Pandas were once a mascot for the conservation movement and zoo rehabilitation in particular. But in the last few years, they’ve become an object of disdain and symbol of what is wrong with conservation, for some. From a 2013 article:
[T]he first test of a species’ worthiness for conservation should be some instinct for self-preservation. And pandas fail objectively.
First, their breeding habits don’t suggest a species brimming with vitality. Pandas at a research center in Chengdu were so disinclined to mate that workers there subjected the poor things to Viagra and videos of other bears procreating, hoping they’d get the idea. Zoos, including in Washington, more often resort to artificial insemination. In the wild, where birthrates aren’t much better, pandas are prone to inbreeding. Females only ovulate for a few days each year, and if a mother does manage to have more than one cub, she abandons the weakling. That’s fine; nature’s mean. But don’t whine when a species with such habits falls into inexorable decline.
Second, although blessed with a bear’s predatory teeth, the lethargic beasts eat almost nothing but bamboo — a plant that’s nearly devoid of nutritional value and disappearing in the wild. Pandas consume 40 pounds of it a day, eating constantly, speeding their own demise.
“Here’s a species that of its own accord has gone down an evolutionary cul-de-sac,” Chris Packham, a British author and wildlife activist, said in 2009. He argues that “the panda is possibly one of the grossest wastes of conservation money in the last half-century.”
Pandas, supporters argue, are given the attention they do only because they are undeniably adorable, which inspires even the least conservation-minded people to protect them. This has three effects: (1) informs people about the conservation movement; (2) brings people into zoos to see the pandas, which exposes them to other wildlife; and (3) protecting panda habitat also protects habitat for other species. This third idea is known as the “umbrella concept,” writes Shelby Hofstetter at the EEB and Flow:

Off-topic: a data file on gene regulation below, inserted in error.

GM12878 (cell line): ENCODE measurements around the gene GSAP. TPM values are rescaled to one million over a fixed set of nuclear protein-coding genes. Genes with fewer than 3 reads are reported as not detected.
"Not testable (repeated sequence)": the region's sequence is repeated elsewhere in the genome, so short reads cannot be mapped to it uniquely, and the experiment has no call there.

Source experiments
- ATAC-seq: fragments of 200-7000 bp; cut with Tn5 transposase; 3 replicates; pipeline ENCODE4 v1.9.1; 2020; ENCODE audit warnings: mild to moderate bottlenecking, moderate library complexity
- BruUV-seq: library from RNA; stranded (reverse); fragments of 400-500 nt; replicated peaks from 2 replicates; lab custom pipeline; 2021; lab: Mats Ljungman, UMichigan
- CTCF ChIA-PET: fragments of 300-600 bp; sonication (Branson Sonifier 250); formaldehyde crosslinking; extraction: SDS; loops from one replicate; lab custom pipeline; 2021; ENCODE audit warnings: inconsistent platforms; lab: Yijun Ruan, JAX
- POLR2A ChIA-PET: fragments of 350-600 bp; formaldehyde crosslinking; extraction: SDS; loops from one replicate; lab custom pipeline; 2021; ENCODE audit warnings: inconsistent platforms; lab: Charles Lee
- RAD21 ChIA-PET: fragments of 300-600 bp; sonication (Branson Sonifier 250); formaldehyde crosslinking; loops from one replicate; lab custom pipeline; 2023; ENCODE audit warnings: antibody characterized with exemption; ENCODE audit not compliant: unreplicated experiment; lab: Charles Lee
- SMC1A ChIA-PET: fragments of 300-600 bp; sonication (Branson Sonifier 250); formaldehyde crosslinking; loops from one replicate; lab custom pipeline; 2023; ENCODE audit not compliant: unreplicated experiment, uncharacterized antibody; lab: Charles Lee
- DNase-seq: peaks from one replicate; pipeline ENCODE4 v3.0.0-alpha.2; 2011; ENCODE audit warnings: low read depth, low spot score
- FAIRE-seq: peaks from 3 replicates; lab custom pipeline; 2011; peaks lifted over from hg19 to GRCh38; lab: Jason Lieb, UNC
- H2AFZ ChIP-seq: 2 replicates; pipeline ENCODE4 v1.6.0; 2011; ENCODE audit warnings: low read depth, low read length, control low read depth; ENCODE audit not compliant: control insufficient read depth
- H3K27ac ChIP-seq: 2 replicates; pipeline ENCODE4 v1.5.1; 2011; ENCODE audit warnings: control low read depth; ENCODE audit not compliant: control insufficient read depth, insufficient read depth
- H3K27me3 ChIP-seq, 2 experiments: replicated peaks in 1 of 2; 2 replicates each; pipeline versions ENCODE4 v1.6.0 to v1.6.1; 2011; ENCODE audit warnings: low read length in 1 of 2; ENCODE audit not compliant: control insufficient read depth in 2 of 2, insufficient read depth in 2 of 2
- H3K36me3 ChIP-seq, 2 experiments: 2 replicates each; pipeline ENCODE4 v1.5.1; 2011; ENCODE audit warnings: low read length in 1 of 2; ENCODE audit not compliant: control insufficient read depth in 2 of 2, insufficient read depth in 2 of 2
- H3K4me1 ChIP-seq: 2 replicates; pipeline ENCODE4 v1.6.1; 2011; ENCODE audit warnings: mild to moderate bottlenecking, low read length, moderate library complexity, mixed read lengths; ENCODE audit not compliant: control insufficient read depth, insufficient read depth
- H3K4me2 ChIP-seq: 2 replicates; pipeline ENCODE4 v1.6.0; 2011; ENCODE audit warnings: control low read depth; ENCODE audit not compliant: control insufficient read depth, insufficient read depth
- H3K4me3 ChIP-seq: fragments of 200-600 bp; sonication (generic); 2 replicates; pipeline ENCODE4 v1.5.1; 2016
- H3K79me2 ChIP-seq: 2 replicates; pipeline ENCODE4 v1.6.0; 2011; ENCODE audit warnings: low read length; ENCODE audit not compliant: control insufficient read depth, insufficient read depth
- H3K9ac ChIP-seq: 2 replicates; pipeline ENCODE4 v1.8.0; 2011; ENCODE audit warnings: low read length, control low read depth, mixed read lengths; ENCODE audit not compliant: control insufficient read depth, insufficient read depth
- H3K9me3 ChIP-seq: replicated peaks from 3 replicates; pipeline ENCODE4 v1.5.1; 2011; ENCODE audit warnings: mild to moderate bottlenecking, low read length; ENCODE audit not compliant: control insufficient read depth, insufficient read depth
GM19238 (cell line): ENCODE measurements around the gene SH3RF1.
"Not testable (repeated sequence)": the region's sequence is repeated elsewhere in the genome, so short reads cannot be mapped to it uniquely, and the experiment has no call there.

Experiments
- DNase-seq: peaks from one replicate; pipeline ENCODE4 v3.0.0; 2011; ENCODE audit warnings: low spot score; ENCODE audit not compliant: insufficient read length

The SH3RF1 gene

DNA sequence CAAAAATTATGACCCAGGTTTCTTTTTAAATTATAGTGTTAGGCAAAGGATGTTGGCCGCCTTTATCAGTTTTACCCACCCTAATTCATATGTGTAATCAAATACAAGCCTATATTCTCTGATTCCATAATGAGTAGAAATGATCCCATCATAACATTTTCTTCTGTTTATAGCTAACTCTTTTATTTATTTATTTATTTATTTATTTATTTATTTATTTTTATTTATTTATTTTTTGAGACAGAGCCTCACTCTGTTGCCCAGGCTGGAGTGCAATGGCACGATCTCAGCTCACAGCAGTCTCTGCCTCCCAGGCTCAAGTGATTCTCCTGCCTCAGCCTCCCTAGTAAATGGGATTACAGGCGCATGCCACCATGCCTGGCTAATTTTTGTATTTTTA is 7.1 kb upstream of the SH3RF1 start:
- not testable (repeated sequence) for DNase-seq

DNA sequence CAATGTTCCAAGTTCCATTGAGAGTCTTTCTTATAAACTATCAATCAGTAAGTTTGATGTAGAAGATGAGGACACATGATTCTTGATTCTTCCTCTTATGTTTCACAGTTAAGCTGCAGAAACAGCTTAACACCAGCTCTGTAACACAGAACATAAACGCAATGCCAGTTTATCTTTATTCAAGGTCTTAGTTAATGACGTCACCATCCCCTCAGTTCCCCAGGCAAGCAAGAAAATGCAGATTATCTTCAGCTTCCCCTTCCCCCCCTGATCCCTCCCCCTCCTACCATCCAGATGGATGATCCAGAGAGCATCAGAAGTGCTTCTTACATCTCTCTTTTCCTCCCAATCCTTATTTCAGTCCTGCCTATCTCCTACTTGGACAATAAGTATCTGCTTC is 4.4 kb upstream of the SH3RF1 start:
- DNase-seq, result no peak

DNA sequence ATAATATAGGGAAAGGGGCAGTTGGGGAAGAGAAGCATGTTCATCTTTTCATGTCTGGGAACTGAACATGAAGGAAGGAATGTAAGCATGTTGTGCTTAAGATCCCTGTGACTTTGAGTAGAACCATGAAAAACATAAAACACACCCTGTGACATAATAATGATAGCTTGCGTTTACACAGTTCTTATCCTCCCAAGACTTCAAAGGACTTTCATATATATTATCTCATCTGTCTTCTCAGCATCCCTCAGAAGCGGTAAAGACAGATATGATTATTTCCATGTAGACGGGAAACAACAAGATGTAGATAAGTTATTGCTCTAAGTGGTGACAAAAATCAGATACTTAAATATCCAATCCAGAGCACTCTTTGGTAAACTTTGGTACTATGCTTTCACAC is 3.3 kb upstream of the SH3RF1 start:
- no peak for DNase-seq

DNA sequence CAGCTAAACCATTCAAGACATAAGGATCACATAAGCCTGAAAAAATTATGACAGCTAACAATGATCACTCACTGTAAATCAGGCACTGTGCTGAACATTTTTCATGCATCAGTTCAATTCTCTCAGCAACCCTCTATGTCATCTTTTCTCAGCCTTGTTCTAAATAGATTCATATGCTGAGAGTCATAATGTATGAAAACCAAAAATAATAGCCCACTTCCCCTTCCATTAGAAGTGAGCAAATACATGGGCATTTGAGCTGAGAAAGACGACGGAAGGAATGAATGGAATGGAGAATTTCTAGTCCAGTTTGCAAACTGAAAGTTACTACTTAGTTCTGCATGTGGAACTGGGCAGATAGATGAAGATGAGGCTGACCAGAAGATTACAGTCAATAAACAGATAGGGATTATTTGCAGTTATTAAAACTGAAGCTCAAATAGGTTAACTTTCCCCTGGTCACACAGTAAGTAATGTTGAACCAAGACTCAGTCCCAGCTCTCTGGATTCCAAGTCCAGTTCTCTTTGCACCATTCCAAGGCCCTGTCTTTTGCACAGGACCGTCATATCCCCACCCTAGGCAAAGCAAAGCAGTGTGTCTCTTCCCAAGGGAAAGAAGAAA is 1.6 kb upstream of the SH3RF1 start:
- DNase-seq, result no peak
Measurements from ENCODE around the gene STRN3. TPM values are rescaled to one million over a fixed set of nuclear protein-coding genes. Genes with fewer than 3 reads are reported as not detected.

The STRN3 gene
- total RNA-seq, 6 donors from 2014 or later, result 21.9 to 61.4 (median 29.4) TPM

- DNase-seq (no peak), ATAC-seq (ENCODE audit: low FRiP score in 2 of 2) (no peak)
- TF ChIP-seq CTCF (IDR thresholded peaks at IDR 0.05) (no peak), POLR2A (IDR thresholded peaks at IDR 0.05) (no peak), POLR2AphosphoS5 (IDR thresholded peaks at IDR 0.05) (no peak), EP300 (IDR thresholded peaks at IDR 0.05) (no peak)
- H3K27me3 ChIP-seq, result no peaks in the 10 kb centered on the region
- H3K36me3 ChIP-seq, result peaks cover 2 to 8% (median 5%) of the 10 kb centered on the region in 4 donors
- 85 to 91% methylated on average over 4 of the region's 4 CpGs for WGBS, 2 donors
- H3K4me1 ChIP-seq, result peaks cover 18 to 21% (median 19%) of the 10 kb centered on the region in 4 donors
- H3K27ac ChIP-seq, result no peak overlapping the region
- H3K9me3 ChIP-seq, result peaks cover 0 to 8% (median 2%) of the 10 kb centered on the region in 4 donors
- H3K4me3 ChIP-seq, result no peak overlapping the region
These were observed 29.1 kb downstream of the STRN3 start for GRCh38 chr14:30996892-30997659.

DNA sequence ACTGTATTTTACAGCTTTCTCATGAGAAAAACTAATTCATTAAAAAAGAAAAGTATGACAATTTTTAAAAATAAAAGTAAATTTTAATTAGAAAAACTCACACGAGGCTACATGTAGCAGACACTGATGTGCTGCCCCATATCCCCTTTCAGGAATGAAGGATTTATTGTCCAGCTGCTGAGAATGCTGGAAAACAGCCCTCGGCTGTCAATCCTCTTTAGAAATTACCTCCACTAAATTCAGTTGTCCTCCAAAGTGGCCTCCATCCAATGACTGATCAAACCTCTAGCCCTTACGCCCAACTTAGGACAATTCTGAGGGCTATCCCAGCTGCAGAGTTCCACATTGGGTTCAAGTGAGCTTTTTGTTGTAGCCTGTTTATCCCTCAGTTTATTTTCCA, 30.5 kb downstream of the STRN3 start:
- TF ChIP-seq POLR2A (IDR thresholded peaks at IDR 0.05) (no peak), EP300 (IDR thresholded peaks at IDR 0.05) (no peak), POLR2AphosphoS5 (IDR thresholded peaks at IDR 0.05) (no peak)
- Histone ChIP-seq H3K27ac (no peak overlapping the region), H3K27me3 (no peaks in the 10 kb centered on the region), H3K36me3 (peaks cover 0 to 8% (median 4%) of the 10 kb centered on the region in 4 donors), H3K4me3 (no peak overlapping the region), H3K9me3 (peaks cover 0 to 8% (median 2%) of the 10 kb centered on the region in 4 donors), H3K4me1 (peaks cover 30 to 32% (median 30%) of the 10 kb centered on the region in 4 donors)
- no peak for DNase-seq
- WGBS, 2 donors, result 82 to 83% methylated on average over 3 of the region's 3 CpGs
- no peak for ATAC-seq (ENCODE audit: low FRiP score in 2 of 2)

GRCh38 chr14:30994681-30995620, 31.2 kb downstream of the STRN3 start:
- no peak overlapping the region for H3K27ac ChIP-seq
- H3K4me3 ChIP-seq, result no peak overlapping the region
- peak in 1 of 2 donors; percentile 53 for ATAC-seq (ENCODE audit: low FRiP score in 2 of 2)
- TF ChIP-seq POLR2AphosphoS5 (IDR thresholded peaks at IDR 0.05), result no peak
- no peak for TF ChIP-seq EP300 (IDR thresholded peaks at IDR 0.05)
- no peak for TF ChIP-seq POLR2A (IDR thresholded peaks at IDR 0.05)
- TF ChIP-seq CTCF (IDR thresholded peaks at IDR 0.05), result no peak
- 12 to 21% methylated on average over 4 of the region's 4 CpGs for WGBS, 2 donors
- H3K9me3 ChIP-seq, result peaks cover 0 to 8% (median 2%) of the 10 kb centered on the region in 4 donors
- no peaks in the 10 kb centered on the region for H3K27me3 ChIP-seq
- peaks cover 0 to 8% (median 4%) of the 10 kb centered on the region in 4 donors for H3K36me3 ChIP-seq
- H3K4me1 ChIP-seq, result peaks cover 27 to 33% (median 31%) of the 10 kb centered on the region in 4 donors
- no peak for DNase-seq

The reality of the umbrella species concept may not be as simple however- there is some debate over how well it actually works. In some cases the large habitats required for the umbrella species do not overlap with biodiversity hotspots for other types of organisms like invertebrates, plants, amphibians or reptiles. And unfortunately, even in cases where these pieces of habitat would provide protection for additional species, safeguarding the large amount of land necessary is often unrealistic.
So how do we pick which species to protect? He presents a few examples, including one that was new to me: protecting species that have a long evolutionary history, recorded in their genes. Hofstetter:
Another response to this conservation riddle is aptly named the “Noah’s Ark Problem”, and is a framework for choosing species for conservation based on cost and likelihood of survival, but also on phylogenetic diversity. This objective focus on phylogenetic diversity, or the amount of genetic history that a species contains, has gained momentum in recent years and is aimed at saving species that encapsulate high amounts of Earth’s evolutionary life history. The hope is that phylogenetic diversity is correlated with genetic diversity in general, which could also give these species a better chance of adapting to a changing planet.
NB: Pandas do better than you might think as an umbrella species, wrote John Platt (my former co-blogger at Scientific American) earlier this fall:
The research looks at China’s endemic wildlife—species that exist nowhere else on Earth—and found that 70 percent of the country’s forest mammals, 70 percent of forest birds and 31 percent of forest amphibians all live within the panda’s geographic range and the nature reserves set aside to protect them. All told, 96 percent of this range overlaps with important conservation areas for other endemic forest species.
Pandas do protect a lot although a few species fall outside the umbrella. The research found that 14 of China’s endemic forest mammals, as well as 20 birds and 82 amphibians, are not currently protected by the giant panda’s current reserves. The paper identifies 10 locations that might be suitable for new or improved nature reserves to help expand that coverage. Many of these areas, located in Sichuan Province, which is considered the stronghold of giant pandas in the wild, are adjacent to existing reserves.